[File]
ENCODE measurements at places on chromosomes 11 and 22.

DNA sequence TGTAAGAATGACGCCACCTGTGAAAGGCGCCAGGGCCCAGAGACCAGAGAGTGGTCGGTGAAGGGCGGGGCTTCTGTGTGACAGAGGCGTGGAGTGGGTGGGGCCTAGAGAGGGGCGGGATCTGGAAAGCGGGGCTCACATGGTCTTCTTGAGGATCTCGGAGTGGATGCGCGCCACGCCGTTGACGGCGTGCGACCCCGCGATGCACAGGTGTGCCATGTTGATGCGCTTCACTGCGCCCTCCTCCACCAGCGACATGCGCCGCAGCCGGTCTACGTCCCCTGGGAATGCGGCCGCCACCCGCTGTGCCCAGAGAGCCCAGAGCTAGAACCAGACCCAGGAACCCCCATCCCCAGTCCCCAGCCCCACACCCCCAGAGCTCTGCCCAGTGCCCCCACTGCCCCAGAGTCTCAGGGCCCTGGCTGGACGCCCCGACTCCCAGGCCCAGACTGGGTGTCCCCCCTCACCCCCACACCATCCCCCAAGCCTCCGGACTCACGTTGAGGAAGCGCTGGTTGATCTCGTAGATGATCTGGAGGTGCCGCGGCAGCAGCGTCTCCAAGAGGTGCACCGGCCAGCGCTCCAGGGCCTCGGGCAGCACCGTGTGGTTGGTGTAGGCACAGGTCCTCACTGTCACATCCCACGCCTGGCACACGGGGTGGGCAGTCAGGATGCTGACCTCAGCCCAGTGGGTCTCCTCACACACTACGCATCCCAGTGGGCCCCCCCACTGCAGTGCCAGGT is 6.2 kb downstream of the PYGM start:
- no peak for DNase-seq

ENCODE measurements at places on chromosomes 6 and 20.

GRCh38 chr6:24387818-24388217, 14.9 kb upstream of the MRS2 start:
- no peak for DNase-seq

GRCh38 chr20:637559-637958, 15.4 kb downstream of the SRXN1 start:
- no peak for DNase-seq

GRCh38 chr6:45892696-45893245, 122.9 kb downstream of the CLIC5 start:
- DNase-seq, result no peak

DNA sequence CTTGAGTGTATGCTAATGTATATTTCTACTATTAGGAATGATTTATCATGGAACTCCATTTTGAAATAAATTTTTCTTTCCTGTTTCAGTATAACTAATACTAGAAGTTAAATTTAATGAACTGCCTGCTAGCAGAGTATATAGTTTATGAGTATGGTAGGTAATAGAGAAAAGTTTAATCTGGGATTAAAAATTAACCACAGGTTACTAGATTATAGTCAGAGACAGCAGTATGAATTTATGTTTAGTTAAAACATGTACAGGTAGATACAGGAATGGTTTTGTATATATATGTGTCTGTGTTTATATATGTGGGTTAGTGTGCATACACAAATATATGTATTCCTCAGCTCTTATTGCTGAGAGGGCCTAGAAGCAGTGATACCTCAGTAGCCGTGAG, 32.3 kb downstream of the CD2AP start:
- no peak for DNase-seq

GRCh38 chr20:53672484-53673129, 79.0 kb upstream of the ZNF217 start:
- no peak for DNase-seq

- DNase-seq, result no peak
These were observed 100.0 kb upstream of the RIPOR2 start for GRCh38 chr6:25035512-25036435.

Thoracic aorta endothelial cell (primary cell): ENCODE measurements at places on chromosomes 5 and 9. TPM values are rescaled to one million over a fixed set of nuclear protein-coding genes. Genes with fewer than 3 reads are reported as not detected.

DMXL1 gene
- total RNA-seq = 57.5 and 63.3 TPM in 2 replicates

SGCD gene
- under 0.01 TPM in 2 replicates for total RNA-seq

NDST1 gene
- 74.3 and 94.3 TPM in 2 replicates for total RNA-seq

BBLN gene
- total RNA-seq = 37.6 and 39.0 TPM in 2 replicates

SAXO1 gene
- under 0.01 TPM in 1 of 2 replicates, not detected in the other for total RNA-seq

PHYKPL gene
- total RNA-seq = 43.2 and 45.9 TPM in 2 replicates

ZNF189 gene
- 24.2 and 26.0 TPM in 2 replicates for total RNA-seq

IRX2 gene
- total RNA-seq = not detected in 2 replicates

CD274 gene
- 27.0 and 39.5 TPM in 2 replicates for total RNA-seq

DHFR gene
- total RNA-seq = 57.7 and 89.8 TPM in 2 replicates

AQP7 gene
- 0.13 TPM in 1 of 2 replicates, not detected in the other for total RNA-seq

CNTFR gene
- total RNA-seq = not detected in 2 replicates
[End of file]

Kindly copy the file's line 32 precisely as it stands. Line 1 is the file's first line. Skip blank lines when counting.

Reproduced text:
IRX2 gene